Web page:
The Forest Service also has closed Rampart Reservoir, which stores water for Colorado Springs, to motorized craft. Sara Mayben, Pike National Forest district ranger, said the Forest Service wants to resume motorized boating. But a long-term strategy must be developed first, to prevent the destructive mussels from invading waters...

...boat inspections are mandatory before boats can launch at Elevenmile or Spinney state parks. But Lake Pueblo State Park conducts inspections of boats leaving the lake. Denver Water allows only hand-powered craft at Antero and Williams Fork reservoirs, but it has opened Dillon Reservoir to motorboats and sailboats that launch at Dillon or Frisco marinas. Denver Water's zebra mussel-prevention rules can be found at Click on "Zebra Mussel Update."

Aurora inspects boats upon entering Quincy and Aurora reservoirs. When leaving, it seals them with tags to their trailers. If the seal is broken on the return trip, the boat must be inspected again.

Blue Mesa Reservoir, which is managed by the National Park Service, requires boat owners to wash their craft at one of three self-serve cleaning stations, but there are no routine boat inspections.

The toughest rules are in force at Standley Lake, which stores water for Westminster, Thornton and Northglenn. At Standley, clean boats are inspected and tagged, as they are at Aurora. But if they have traveled to other lakes, they must be quarantined for five to 10 days before they are allowed in.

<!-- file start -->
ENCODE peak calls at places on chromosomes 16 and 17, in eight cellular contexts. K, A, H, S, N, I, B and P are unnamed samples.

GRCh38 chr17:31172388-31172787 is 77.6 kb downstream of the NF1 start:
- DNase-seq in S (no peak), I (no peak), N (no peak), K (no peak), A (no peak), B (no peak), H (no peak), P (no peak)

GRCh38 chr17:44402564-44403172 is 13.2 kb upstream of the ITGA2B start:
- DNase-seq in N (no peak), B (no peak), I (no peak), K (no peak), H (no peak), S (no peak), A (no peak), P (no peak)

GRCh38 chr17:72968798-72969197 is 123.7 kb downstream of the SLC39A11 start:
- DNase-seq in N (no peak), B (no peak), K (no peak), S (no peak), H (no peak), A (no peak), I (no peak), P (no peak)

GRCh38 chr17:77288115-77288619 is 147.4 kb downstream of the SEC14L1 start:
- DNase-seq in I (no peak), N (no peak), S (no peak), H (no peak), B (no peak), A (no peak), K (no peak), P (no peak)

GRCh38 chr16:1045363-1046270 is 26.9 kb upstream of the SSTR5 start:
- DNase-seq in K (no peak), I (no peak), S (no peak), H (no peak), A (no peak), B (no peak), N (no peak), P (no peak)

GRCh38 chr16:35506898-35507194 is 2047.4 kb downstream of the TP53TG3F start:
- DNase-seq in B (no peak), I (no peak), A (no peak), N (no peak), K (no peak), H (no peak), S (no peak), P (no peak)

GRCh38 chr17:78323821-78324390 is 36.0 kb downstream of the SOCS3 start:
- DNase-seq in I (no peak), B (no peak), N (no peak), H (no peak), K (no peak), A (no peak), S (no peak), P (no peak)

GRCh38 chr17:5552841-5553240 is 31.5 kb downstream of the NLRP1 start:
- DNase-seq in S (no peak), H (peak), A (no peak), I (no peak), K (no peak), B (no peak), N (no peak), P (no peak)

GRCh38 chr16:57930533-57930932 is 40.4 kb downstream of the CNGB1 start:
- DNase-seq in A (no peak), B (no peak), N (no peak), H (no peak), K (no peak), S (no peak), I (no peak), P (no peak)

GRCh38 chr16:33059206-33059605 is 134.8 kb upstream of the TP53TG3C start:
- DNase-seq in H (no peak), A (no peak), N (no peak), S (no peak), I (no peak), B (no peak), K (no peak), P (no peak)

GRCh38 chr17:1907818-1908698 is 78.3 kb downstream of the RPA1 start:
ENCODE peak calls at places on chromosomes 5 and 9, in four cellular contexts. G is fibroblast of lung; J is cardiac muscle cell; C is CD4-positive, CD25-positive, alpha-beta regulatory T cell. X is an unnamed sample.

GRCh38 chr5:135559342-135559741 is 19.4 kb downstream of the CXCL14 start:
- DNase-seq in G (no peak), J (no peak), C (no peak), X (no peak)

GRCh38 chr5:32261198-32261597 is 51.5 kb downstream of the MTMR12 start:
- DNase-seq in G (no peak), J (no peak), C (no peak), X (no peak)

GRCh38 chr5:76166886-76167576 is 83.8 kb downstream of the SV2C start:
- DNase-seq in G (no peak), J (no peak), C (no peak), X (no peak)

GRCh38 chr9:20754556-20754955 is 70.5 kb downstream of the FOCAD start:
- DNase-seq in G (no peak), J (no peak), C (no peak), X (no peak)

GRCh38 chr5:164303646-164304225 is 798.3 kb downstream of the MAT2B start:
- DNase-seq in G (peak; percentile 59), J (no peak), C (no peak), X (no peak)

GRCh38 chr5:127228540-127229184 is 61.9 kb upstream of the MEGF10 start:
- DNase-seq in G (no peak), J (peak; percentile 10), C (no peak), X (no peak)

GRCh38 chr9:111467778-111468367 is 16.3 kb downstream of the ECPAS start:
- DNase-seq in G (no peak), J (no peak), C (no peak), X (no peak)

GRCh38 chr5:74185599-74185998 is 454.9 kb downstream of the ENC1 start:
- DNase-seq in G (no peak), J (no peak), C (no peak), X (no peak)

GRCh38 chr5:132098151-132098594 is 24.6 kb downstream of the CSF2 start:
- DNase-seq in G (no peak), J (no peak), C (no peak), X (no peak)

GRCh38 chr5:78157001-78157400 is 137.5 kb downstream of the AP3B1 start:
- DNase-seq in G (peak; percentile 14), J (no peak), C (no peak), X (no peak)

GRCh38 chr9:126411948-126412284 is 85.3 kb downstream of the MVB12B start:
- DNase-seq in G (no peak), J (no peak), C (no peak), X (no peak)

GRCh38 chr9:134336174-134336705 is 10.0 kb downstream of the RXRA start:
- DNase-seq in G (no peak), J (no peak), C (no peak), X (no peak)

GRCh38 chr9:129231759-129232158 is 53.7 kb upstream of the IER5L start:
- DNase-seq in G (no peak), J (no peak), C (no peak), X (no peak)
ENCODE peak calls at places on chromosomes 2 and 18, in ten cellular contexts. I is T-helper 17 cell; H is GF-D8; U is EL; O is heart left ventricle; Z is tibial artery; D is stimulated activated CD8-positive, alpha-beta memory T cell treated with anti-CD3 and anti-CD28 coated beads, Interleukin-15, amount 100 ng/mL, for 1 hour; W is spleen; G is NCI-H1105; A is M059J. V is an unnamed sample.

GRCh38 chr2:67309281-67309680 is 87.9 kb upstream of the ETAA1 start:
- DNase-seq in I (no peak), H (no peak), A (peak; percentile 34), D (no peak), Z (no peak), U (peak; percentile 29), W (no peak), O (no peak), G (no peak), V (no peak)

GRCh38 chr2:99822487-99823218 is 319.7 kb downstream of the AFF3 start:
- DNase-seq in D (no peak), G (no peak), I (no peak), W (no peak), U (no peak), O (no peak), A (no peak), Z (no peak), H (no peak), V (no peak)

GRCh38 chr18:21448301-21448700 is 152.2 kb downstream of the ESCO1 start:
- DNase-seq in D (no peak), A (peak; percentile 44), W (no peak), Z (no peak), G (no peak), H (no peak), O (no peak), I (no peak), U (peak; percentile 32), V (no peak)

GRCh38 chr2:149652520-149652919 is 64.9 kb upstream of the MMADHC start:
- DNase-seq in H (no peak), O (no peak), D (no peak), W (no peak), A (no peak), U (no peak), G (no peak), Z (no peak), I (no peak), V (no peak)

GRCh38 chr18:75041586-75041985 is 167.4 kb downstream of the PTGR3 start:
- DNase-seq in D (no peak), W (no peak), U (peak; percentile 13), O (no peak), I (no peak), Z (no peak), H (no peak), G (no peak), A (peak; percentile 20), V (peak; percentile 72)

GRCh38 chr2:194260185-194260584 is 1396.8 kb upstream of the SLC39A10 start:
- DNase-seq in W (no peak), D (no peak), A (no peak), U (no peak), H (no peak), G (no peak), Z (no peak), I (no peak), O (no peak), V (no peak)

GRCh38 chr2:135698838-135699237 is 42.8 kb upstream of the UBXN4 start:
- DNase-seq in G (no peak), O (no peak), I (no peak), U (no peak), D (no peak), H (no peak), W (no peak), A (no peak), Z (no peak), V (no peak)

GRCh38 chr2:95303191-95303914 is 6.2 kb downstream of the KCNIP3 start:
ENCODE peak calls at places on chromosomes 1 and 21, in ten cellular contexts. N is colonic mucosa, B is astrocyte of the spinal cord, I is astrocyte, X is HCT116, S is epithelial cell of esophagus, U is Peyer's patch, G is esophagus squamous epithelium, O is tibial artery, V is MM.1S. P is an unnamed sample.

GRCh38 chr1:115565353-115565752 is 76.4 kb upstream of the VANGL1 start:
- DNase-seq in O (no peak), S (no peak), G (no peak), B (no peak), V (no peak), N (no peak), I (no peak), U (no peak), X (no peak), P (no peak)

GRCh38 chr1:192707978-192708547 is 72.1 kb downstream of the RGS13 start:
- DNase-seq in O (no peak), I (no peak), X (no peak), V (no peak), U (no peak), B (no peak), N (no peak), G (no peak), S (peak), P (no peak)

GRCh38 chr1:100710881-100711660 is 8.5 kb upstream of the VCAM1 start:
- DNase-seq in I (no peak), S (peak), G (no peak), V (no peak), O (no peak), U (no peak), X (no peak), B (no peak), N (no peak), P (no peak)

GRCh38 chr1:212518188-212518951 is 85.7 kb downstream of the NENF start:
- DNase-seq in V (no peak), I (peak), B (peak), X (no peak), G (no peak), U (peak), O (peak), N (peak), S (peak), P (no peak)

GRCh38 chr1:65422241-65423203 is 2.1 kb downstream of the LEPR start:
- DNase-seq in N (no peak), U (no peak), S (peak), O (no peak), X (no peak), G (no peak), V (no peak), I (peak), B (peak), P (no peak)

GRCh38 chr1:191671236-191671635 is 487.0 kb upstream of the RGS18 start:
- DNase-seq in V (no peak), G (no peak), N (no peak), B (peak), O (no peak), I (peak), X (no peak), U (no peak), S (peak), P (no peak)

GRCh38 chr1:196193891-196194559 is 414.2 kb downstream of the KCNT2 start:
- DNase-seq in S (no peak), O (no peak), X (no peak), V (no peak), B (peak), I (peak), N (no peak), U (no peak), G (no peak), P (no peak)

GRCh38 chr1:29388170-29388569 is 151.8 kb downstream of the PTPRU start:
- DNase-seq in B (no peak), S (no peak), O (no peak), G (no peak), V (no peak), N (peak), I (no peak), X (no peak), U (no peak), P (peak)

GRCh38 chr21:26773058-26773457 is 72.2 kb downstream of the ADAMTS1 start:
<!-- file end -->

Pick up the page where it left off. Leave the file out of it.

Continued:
More Coyote Gulch coverage here.

Category: Colorado Water
6:12:00 PM    

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From email from Reclamation (Dan Crabtree): "Due to the cooler weather, Blue Mesa Reservoir isn't filling as rapidly as was predicted. Consequently Reclamation will be reducing releases from Crystal Reservoir starting tomorrow, June 13th. We will be decreasing releases by 50 cfs on June 13th, and 100 cfs each day on June 14th and 15th. These changes will result in a total decrease from Crystal of 250 cfs and a total Crystal Dam release of 3,900 cfs. The flows downstream from Crystal Dam should be approximately 750 cfs through the Gunnison Diversion tunnel and 3,150 cfs through the Black Canyon and Gunnison Gorge." Category: Colorado Water
6:11:16 PM    

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From The Environmental News Network: "In a bid to control greenhouse gas emissions linked to climate change, the European Union has been operating the world's first system to limit and to trade carbon dioxide. Despite its hasty adoption and somewhat rocky beginning three years ago, the EU 'cap-and-trade' system has operated well and has had little or no negative impact on the overall EU economy, according to an MIT analysis. The MIT results provide both encouragement and guidance to policy makers working to design a carbon dioxide (CO2)-trading scheme for the United States and for the world. A key finding may be that everything does not have to be perfectly in place to start up similar systems. 'This important public policy experiment is not perfect, but it is far more than any other nation or set of nations has done to control greenhouse-gas emissions-and it works surprisingly well,' said A. Denny Ellerman, senior lecturer in the MIT Sloan School of Management, who performed the analysis with Paul L. Joskow, the Elizabeth and James Killian Professor in the Department of Economics."

Category: Climate Change News
6:09:12 PM    

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So what do people up in Gunnison County think about last week's agreement on minimum flows in Black Canyon of the Gunnison National Park? Here's a report from The Gunnison County Times. They write: